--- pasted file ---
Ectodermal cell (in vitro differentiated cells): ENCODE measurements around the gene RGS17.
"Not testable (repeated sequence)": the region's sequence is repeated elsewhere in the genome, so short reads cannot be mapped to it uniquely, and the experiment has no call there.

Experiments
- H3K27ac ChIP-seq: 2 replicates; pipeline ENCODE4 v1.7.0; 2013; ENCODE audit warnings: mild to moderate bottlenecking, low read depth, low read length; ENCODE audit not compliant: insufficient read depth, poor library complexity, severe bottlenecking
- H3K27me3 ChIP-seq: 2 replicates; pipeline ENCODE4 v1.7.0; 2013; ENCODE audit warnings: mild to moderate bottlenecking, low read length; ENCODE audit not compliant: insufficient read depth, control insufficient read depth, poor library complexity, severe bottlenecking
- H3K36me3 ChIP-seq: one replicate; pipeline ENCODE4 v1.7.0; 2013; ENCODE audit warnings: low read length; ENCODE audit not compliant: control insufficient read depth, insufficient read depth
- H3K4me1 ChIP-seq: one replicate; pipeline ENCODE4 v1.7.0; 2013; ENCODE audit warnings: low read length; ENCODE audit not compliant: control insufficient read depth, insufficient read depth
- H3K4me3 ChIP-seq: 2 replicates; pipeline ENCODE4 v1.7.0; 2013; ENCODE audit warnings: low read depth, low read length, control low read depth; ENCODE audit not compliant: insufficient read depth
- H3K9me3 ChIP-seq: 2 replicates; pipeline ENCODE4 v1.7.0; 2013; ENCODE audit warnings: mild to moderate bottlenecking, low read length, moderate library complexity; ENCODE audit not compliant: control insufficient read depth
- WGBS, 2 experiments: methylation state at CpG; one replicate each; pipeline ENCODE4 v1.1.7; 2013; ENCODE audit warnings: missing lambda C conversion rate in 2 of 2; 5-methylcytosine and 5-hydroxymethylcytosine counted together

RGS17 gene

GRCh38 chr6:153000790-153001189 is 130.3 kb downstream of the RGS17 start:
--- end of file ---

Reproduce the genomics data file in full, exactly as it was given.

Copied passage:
Ectodermal cell (in vitro differentiated cells): ENCODE measurements around the gene RGS17.
"Not testable (repeated sequence)": the region's sequence is repeated elsewhere in the genome, so short reads cannot be mapped to it uniquely, and the experiment has no call there.

Experiments
- H3K27ac ChIP-seq: 2 replicates; pipeline ENCODE4 v1.7.0; 2013; ENCODE audit warnings: mild to moderate bottlenecking, low read depth, low read length; ENCODE audit not compliant: insufficient read depth, poor library complexity, severe bottlenecking
- H3K27me3 ChIP-seq: 2 replicates; pipeline ENCODE4 v1.7.0; 2013; ENCODE audit warnings: mild to moderate bottlenecking, low read length; ENCODE audit not compliant: insufficient read depth, control insufficient read depth, poor library complexity, severe bottlenecking
- H3K36me3 ChIP-seq: one replicate; pipeline ENCODE4 v1.7.0; 2013; ENCODE audit warnings: low read length; ENCODE audit not compliant: control insufficient read depth, insufficient read depth
- H3K4me1 ChIP-seq: one replicate; pipeline ENCODE4 v1.7.0; 2013; ENCODE audit warnings: low read length; ENCODE audit not compliant: control insufficient read depth, insufficient read depth
- H3K4me3 ChIP-seq: 2 replicates; pipeline ENCODE4 v1.7.0; 2013; ENCODE audit warnings: low read depth, low read length, control low read depth; ENCODE audit not compliant: insufficient read depth
- H3K9me3 ChIP-seq: 2 replicates; pipeline ENCODE4 v1.7.0; 2013; ENCODE audit warnings: mild to moderate bottlenecking, low read length, moderate library complexity; ENCODE audit not compliant: control insufficient read depth
- WGBS, 2 experiments: methylation state at CpG; one replicate each; pipeline ENCODE4 v1.1.7; 2013; ENCODE audit warnings: missing lambda C conversion rate in 2 of 2; 5-methylcytosine and 5-hydroxymethylcytosine counted together

RGS17 gene

GRCh38 chr6:153000790-153001189 is 130.3 kb downstream of the RGS17 start: